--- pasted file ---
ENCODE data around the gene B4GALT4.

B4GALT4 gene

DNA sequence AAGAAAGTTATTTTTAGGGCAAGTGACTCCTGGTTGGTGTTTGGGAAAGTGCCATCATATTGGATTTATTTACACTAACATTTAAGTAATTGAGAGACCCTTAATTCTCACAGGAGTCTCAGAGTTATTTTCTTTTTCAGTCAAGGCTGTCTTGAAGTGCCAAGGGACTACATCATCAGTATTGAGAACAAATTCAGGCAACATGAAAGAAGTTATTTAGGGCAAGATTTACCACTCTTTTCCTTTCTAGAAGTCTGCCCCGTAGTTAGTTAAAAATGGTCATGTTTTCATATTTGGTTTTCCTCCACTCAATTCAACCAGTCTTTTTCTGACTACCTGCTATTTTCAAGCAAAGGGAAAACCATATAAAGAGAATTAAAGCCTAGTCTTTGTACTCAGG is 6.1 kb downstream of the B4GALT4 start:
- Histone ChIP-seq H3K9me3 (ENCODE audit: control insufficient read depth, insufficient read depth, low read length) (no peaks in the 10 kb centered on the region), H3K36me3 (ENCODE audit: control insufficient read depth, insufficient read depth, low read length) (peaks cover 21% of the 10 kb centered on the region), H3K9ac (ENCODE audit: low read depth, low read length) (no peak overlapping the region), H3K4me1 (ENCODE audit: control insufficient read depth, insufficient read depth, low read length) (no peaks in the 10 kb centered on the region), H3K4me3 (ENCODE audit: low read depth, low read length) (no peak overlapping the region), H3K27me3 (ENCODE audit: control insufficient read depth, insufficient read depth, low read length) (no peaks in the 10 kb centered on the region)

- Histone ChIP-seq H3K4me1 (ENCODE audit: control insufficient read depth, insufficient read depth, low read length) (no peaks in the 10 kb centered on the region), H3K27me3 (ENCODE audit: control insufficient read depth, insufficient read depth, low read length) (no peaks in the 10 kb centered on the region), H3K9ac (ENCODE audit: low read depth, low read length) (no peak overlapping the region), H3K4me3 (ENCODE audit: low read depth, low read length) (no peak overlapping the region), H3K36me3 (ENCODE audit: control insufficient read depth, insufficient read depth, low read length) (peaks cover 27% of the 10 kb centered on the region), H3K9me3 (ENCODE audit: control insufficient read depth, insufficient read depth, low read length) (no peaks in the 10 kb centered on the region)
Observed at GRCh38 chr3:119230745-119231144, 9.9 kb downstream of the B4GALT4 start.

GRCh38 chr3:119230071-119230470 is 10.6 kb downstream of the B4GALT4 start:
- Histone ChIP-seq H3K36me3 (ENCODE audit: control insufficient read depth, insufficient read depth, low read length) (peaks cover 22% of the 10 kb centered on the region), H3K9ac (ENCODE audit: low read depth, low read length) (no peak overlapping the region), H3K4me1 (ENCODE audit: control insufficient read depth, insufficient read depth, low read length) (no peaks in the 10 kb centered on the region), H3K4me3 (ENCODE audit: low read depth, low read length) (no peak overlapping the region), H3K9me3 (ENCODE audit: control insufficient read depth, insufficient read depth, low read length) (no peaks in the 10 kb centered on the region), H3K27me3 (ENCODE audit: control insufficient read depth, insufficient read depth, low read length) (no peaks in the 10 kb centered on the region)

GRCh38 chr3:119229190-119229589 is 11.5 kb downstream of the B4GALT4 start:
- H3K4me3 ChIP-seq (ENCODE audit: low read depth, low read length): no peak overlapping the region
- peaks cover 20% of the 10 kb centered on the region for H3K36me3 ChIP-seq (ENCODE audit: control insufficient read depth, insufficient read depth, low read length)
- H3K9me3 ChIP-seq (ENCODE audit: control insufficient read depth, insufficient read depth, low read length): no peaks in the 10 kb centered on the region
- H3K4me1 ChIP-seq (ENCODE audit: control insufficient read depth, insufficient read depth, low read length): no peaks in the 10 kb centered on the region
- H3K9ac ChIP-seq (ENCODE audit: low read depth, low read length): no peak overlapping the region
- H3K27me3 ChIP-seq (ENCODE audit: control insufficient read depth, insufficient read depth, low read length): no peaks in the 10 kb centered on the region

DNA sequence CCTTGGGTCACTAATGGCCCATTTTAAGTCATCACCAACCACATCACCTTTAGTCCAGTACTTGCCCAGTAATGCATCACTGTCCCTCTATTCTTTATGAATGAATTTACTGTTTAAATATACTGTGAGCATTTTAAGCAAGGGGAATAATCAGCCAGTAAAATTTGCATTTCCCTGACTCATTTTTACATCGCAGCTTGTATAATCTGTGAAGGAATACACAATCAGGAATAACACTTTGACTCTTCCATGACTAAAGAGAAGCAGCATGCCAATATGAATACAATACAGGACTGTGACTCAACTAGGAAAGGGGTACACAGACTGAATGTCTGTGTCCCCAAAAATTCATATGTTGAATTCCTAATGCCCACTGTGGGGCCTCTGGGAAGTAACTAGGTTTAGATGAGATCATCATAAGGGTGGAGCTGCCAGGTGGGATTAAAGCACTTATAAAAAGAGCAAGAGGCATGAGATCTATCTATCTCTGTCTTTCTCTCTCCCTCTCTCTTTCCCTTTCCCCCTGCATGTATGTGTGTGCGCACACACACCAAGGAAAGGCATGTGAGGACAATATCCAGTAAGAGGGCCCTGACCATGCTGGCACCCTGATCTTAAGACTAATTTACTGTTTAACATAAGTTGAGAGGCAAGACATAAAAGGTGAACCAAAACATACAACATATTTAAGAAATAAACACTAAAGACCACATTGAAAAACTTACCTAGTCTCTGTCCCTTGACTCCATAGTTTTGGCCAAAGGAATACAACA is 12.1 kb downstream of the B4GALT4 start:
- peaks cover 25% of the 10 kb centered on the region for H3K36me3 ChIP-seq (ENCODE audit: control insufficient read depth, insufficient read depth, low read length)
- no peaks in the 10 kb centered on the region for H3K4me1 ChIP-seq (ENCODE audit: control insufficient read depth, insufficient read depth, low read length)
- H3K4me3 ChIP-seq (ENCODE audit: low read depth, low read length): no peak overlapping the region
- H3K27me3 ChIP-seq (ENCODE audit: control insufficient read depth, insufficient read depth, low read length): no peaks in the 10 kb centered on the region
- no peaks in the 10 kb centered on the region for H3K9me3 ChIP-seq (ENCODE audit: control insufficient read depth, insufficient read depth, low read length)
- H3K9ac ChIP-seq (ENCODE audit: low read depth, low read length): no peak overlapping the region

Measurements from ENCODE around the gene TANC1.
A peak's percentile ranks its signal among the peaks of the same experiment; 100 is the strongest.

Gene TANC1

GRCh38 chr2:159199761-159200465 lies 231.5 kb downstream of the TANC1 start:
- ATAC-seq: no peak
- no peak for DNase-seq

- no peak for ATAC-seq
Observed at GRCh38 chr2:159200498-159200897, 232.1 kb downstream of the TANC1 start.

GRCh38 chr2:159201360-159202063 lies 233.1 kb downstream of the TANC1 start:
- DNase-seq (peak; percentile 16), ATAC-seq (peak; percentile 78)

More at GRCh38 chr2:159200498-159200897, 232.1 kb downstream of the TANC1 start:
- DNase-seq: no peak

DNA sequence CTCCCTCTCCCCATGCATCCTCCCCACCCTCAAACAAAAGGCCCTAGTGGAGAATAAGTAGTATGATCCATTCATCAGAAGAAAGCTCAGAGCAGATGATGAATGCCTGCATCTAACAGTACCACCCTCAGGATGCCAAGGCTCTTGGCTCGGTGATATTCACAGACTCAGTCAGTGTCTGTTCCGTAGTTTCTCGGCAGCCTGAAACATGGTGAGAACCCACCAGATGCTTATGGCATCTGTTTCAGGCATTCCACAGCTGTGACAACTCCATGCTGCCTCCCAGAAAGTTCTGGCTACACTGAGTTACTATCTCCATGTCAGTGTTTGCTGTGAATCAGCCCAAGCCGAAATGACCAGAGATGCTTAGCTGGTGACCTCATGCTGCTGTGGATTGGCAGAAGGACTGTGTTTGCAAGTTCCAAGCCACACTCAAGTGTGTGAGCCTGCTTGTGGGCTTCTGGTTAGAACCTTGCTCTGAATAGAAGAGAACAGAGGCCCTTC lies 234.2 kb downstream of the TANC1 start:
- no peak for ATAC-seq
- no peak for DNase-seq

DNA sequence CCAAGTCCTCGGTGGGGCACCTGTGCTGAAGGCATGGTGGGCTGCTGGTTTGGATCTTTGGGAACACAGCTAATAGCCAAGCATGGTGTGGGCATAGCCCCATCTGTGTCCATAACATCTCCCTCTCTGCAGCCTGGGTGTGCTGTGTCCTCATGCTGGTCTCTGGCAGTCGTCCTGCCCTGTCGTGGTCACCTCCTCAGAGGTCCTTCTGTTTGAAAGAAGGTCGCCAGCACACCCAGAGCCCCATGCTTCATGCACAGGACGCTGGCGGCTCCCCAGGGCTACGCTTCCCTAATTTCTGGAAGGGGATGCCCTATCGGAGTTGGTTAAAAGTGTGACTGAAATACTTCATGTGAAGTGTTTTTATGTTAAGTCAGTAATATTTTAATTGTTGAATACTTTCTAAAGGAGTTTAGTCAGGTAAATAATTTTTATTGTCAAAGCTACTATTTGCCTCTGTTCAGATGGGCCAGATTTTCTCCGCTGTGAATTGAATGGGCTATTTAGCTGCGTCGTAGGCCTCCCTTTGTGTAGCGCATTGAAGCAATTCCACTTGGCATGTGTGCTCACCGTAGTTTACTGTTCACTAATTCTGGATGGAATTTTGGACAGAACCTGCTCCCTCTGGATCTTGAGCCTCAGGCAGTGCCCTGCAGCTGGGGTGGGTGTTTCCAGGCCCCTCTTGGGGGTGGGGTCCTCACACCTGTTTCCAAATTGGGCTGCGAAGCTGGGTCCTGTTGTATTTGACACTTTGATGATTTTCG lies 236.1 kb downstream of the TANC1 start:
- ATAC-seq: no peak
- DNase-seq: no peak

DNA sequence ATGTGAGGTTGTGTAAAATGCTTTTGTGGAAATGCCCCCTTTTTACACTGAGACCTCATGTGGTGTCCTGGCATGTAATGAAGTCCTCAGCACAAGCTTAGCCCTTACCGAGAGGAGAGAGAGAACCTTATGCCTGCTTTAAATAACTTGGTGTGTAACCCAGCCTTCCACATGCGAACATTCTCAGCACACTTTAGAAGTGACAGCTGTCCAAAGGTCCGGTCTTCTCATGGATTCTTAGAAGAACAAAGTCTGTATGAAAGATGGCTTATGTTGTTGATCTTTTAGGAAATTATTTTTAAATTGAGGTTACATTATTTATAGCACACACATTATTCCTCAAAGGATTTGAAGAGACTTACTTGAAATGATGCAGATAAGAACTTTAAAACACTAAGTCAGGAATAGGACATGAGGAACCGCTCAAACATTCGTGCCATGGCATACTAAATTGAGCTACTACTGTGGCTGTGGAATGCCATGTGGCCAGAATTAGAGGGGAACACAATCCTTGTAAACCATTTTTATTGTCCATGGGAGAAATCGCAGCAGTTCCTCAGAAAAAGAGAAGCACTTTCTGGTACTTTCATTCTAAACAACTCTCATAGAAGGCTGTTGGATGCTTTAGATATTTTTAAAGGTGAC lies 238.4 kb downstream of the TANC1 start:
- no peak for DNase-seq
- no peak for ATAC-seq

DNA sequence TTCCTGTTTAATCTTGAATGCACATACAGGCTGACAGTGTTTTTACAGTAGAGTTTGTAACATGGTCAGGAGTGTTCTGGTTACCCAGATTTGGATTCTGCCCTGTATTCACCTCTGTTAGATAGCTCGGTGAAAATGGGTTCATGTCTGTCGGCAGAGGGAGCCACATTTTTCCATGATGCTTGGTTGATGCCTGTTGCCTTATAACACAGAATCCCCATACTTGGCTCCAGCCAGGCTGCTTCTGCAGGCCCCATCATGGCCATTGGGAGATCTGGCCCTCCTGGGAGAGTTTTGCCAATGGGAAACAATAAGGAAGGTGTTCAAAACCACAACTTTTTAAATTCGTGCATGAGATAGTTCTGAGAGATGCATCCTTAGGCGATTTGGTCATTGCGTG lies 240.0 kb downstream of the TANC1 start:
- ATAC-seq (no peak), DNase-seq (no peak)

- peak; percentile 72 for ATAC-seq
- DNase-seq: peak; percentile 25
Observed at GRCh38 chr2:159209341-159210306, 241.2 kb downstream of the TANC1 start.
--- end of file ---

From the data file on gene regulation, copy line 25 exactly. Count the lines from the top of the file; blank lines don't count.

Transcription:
Gene TANC1